“There’s nothing better a dad can do than bless his son. Nothing.” -Ernie Johnson, Jr.
Most know Ernie Johnson, Jr. son of Major League Baseball player and Braves announcer, Ernie Johnson, Sr. as one of the top sports host on Inside the NBA. Sharing the stage with men like Charles Barkley and Shaquille O’Neal, Johnson seems at home. But what goes on in his real home is what makes him a star.
ESPN’s E:60 – Ernie Johnson: My story tells of the Johnson family that the public never sees. From his battle with cancer to his poignant family history, the real Ernie Johnson is a hero to many–especially his wife and children.
Ernie and his wife Cheryl have have six children, four of whom are adopted. Two were adopted internationally, Michael from Romania, and Carmen from Paraguay. It is Michael who becomes the real focus of this powerful biography of Ernie and his family.
Ernie tells of feeling like he had everything: two beautiful children, a wife he loved, and a great TV gig. And then in 1990, the ABC show 20/20 rocked the Johnson’s world when the story of the 14,000 babies in Romania who were left as orphans and wards of the state, needed homes. As they watched the show, Cheryl said to Ernie, “We need to get one of these kids out of an orphanage in Romania.”
Cheryl went to Romania, thinking they would adopt a baby girl with no disabilities, when Michael stole her heart. He was almost three, unable to speak–and had never been outside. Cheryl says in the show:
“He was everything we said we could not accept, but I wonder how I’m going to live my life and wonder what happens to him.”
She called Ernie who said, “bring him home.”
Even though they said he would never talk, walk or bond with people, none of which proved true, Ernie says none of that matters:
“Look. There’s value in everybody. You don’t all have to play by the same rules and have the same capabilities.”
Two years later they adopted Carmen from Paraguay. Ernie says, “We suddenly had a little miniature UN going on here,” he says, adding that their lifestyle “changed dramatically.”
Their life further changed when Ernie was diagnosed with Non-Hodgkins Lymphoma. Ernie faced cancer with the same fortitude he faced the rest of life, never missing a night of work through his chemotherapy. “Anytime that fear and anxiety and worry came knocking at my door,” he would say “you’re trying to barge in, but you have to hang out with faith and hope and trust–and they’re not going to let you hang around here long.”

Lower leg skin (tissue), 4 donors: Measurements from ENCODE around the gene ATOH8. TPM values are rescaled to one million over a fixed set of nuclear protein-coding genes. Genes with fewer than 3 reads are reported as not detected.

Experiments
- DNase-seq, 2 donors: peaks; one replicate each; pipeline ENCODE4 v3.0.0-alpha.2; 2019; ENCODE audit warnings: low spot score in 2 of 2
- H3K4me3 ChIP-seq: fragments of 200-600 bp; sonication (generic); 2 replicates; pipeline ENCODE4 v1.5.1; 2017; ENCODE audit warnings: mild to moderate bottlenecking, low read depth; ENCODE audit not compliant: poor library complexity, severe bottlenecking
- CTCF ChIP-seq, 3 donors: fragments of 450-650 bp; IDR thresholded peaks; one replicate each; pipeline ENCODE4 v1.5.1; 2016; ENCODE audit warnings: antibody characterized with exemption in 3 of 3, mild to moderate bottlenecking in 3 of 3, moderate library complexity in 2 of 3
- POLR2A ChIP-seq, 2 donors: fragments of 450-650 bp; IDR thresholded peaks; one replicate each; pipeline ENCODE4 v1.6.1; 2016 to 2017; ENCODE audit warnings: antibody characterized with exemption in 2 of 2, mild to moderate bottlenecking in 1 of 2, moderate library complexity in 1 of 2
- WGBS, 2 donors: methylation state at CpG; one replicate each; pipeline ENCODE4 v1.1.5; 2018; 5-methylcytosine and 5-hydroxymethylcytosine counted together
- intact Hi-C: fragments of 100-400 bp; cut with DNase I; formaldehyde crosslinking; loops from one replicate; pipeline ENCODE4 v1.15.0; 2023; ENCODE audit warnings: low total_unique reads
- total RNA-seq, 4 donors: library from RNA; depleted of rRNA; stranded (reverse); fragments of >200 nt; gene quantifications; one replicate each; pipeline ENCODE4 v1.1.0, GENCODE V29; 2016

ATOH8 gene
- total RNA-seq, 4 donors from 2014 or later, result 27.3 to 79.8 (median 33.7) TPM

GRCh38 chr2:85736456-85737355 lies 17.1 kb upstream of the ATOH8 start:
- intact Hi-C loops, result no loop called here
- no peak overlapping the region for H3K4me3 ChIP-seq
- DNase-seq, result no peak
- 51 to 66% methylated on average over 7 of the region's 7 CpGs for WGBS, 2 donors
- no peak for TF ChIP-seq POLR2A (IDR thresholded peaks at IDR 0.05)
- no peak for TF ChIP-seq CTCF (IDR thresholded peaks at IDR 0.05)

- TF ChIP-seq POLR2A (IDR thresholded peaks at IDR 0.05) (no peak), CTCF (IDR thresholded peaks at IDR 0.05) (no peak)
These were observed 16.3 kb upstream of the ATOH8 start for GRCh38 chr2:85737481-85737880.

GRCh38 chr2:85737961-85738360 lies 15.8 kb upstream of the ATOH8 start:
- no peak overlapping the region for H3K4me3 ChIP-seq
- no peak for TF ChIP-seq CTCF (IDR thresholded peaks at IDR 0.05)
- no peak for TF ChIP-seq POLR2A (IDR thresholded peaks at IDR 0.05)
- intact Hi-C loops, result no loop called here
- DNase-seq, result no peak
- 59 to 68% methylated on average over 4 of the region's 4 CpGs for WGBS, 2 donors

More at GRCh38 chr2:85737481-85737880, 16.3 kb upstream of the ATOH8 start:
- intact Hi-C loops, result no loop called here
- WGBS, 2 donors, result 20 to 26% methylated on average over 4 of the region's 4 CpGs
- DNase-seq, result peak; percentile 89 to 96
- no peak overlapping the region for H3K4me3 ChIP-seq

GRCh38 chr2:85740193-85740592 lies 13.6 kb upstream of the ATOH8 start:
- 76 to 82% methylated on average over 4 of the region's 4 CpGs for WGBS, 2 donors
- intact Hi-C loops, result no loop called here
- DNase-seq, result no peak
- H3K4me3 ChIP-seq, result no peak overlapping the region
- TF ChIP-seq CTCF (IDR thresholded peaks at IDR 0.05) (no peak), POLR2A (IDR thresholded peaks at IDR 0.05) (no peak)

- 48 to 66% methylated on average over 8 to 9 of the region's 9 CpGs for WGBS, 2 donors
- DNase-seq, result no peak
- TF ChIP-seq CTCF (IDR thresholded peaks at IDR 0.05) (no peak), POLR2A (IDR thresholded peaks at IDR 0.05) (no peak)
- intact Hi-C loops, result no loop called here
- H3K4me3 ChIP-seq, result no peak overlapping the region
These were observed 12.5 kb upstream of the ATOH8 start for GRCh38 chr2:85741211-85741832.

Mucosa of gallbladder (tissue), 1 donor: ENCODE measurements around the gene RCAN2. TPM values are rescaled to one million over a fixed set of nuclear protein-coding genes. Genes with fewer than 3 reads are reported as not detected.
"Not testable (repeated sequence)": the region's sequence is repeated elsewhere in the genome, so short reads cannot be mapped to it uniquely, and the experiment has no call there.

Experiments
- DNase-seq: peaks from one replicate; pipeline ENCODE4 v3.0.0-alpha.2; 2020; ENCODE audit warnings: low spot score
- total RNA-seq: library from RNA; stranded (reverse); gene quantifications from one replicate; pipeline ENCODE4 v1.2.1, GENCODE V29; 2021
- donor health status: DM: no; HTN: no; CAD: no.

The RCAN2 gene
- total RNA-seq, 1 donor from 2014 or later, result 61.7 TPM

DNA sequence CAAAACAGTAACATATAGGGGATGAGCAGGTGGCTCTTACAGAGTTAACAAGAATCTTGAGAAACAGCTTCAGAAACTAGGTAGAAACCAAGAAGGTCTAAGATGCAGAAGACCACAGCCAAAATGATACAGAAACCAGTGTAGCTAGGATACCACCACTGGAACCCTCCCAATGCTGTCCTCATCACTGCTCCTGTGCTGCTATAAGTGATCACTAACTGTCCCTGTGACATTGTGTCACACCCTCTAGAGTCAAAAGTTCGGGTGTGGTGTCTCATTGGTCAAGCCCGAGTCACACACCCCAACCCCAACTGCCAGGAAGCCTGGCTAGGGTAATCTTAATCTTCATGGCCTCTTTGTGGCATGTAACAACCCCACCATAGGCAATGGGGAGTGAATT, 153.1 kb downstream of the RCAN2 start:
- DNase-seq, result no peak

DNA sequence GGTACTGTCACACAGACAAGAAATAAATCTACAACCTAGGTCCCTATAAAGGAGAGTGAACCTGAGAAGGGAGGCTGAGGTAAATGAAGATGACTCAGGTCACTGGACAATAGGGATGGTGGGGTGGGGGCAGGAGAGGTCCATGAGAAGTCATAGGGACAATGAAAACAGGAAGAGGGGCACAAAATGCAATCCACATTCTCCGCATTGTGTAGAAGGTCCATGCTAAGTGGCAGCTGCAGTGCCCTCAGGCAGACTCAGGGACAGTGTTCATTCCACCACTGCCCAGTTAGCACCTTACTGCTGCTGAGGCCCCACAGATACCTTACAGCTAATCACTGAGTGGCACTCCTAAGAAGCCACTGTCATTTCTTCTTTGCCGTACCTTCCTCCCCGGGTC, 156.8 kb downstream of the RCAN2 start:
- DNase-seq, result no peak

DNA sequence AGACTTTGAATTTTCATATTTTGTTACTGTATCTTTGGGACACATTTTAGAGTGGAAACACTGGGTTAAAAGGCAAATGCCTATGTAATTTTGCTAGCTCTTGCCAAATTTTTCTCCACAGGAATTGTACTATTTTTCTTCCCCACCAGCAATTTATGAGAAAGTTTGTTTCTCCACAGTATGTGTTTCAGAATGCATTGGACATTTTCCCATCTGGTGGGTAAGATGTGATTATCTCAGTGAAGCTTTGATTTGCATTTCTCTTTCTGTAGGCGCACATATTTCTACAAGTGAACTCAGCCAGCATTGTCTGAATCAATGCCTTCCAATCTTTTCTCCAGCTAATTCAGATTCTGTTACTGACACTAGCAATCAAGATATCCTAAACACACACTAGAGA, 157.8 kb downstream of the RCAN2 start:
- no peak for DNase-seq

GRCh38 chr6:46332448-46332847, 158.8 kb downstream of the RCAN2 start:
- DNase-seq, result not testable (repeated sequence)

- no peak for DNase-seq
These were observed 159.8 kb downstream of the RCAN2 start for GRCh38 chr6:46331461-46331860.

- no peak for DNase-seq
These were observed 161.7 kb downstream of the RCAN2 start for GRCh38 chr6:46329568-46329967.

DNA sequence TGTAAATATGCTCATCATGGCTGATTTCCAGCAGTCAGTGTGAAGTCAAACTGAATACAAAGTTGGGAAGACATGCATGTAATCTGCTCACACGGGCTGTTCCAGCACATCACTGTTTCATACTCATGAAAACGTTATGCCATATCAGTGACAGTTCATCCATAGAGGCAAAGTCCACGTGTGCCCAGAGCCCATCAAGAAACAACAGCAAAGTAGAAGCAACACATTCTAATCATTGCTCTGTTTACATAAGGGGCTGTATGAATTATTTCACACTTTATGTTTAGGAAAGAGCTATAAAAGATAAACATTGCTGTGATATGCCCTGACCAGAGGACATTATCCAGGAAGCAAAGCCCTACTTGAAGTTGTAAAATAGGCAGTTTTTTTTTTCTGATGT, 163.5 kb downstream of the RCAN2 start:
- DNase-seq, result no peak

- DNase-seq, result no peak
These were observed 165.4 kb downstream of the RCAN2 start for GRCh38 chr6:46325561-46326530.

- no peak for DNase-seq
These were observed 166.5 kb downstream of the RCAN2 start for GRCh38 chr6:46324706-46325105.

He conquered cancer, then Michael’s condition took a turn for the worse. It was 2011, four weeks after he lost his father, when he relays the call from his wife that Michael was at the hospital, unresponsive. Michael had previously been diagnosed with a genetic muscular dystrophy, that destroys the body muscles, said to be “ultimately fatal.” He was expected to live only to his late teens.
That day in 2011, he had to be put on a ventilator. The story’s announcer notes, “Michael never came off the ventilator; instead, the ventilator came home with him.” And so the Johnsons took their son home and cared for him. He’s 26 and requires a ventilator 24 hours a day; he is unable to cough because of his lack of muscle strength, ESPN notes, so they have to mechanically suction his lungs. He has to be showered and have help going to the bathroom. But to Ernie, Michael is a treasure.
“I’m his dad. I’m his buddy. We just like to do stuff together,” Ernie says.
The scence cuts to March of last year and the day of the car show that Cheryl says Michael lives for each year. It’s “Christmas, Disneyland all rolled into one.”
As the camera shows the father and son admiring a Toyota at the car show, Ernie’s comments play over the scene, reminding everyone of what the value of life really is, and how his son exemplifies it:
“He is perfectly and wonderfully made. Sometimes our expectations get so high, and our desires get so high for the next this or the next that. You give Michael a car magazine or laminate a picture for him and it’s like he hit the lottery. He’s whole. He’s got it figured out.”
The Johnson family has it figured out, too.